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During the latter years of WWII, the US equipped and trained a number of Chinese (Kuomintang) armies to fight the Japanese. Initially the Chinese armies were greatly inferior, armed with bolt-action rifles and a very limited amount of artillery; brought to modern standards, these armies outclassed their Japanese counterparts, with the semi-automatic M1 Garand rifle and fully-automatic Thompson submachine gun providing devastating firepower.

What were such armies (e.g. the New 1st Army) typically equipped with? How many guns and artillery of each type?

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    There's no "latter years"; the equipping of Nationalist units with American weapons only began in earnest after Wedemeyer replaced Stilwell. There was less than 9 months to go on the war by that time. – Semaphore Jul 3 '18 at 9:41
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    To call the Nationalist armies (Chang's forces) Americanized is an error in labeling. I edited your title. – KorvinStarmast Jul 4 '18 at 1:56
  • @KorvinStarmast they were not only equipped, but trained, and had American officers embedded within formations for coordinating airstrikes. It's not an error. – congusbongus Jul 4 '18 at 2:27
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    @congusbongus I think Korvin's point is that American-equipped is a better translation of the actual historical term. Besides, I'm not sure it's valid to call a unit "Americanised" for merely using some American equipment. Note also that only a few units received anything that could be reasonably characterised as American training. The scope for that is distinct from your original question. – Semaphore Jul 4 '18 at 3:27
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    They were still very much Chinese, and even with American support that did not change who they were. – KorvinStarmast Jul 4 '18 at 12:39
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It's difficult to speak of "typical" because in reality, equipment distribution was highly variable and carried out under haphazard circumstances. Undoubtedly, the best and most completely equipped Nationalist armies were those participating in the Chinese Expeditionary Force. These armies consisted of triangular formation divisions, each of which were, in theory, supposed to have:

  • 12x 75mm mountain guns on the divisional level
  • 6x heavy machine guns, 2x bazooka, and 2x81mm motar per battalion
  • 9x light machine guns, 18x Thompson submachine guns, and 6x 60mm mortars per company

Source:《民國軍事史》姜克夫 重慶出版社, 2009

In reality few units were ever equipped to this level, and certainly not before the Burma Road was reopened in the very last calendar year of the war. The situation within China was in comparison far more bleak. Generalissimo Chiang, for instance, famously denounced General Stilwell for hoarding airlifted equipment for the Burma expedition, alleging that by the end of his tenure in October of 1944:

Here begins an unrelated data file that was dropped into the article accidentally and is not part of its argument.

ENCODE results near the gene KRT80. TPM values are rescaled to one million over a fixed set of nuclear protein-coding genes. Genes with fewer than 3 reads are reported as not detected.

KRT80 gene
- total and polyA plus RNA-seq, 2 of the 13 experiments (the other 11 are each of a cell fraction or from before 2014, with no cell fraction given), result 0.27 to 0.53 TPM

In all, excepting the Yunnan Expeditionary Forces, the Chinese armies have received 60 mountain guns, 320 anti-tank rifles and 506 bazookas.

Romanus, Charles F., and Riley Sunderland. China-Burma-India Theater: Stilwell's Command Problems. Government Printing Office, 1953.

Even after substantial deliveries began to be made under Wedemeyer, equipment were distributed to armies which then handed them out as they see fit to subordinate divisions. Most supposedly Americanised divisions thus actually operated a Frankenstein mix of foreign and domestic arms.

The idea that the Nationalists had a vast army of well-equipped, modern units only ever really existed in Communist propaganda.

  • This answer is useful but somewhat weakened by presenting a thesis that, while not one I disagree with, is not sufficiently supported, especially in the last sentence. How well were the CEF-related formations equipped, in practice rather than in theory? What about other elite formations (e.g. 74th army), who did receive priority? And at what point in time? How did things change post-1944 and under Wedemeyer? Were there significant equipment transfers between formations between the end of WWII and resumption of civil war fighting, relating to that last sentence? – congusbongus Jul 4 '18 at 23:12
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    @congusbongus it's impossible to give exact numbers, as on paper a lot more was delivered than actually was. Stilwell redirected equipment earmarked for the Quo Ming Tan to the Maoists, his staff having been effectively infiltrated by Maoist Chinese, more was lost in transit, or arrived in poor condition preventing it from being used. – jwenting Jul 5 '18 at 5:40
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    @congusbongus Your question was framed in terms of WW2, hence my answer based on TOE goals in 1945 when American equipment became relevant. Its impossible to give precise numbers because it was a continuous process and China was perpetually short, which can be verified in US lend-lease records. f.e., 4,200x less 60mm mortars were delivered by VJ, i.e. at most 700 infantry companies, despite supposedly 33 divisions operating "full" American equipment. Now, if you intended for the Q's scope to extend into the Civil War, IMO there's too much year-on-year differences for 1 answer to cover. – Semaphore Jul 5 '18 at 5:52

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